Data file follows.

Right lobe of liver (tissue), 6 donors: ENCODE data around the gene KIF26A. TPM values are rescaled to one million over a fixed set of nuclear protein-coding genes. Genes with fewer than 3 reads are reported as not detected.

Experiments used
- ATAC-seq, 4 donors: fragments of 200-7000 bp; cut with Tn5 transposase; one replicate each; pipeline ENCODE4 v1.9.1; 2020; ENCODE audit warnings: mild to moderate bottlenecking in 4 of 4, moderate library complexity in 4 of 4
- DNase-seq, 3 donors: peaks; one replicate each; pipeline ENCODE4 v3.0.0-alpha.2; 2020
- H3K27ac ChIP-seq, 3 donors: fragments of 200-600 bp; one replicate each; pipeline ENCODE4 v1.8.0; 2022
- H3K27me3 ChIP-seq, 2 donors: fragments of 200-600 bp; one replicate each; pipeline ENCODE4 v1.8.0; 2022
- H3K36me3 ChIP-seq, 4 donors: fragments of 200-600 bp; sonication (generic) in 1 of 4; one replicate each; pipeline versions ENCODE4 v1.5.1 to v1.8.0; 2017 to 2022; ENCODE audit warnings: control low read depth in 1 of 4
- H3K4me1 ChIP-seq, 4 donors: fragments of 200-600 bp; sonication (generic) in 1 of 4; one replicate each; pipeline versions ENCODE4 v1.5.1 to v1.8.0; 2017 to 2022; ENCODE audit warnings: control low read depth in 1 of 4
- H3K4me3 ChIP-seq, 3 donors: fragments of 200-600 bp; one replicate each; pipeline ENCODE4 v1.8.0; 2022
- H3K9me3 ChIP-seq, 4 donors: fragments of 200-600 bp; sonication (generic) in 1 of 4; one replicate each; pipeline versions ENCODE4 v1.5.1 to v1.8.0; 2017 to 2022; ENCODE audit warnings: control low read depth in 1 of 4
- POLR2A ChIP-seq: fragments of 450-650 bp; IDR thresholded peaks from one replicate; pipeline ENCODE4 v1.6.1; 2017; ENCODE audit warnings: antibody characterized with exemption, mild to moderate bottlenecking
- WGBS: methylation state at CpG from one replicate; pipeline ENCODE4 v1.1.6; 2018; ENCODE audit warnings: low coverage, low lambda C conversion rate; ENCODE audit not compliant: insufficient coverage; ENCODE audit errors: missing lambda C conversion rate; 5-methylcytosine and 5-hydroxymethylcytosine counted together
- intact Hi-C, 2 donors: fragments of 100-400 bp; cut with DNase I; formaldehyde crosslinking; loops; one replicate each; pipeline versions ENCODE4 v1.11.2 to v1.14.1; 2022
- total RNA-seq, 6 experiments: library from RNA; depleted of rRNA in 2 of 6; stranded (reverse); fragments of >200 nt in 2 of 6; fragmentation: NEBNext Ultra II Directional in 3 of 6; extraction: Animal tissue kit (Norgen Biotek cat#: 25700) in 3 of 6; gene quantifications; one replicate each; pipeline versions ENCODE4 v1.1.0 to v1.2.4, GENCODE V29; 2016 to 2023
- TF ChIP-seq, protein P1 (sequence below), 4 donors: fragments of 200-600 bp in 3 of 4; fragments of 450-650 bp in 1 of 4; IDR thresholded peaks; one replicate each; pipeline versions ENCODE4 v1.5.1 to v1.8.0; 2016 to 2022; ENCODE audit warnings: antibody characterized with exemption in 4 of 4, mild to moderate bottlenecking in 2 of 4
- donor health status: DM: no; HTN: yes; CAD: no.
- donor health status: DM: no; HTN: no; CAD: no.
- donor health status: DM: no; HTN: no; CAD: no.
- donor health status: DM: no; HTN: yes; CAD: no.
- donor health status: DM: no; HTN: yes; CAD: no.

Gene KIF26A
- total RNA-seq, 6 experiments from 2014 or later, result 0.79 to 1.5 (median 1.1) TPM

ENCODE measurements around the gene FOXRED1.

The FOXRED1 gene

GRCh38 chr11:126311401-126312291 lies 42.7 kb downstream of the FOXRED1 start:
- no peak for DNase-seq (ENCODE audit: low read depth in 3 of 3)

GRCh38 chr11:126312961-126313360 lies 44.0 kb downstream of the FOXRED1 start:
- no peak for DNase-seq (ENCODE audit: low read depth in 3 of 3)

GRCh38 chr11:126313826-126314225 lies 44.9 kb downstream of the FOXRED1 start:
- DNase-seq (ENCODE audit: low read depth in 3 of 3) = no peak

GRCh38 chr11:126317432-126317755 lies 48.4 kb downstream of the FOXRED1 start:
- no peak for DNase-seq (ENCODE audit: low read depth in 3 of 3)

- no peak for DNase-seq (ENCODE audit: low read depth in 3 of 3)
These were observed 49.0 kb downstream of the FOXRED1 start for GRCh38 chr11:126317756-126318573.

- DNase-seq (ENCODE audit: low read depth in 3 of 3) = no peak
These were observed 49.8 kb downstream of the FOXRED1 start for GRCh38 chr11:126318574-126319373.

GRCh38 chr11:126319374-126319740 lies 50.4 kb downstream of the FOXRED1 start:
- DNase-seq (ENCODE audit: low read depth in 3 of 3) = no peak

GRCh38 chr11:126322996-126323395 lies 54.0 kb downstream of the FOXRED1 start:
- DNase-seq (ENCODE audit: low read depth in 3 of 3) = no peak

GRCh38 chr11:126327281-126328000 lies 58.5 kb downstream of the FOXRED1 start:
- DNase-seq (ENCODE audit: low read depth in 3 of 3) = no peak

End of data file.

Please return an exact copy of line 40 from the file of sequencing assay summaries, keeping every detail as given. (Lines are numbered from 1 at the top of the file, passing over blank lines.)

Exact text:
- DNase-seq (ENCODE audit: low read depth in 3 of 3) = no peak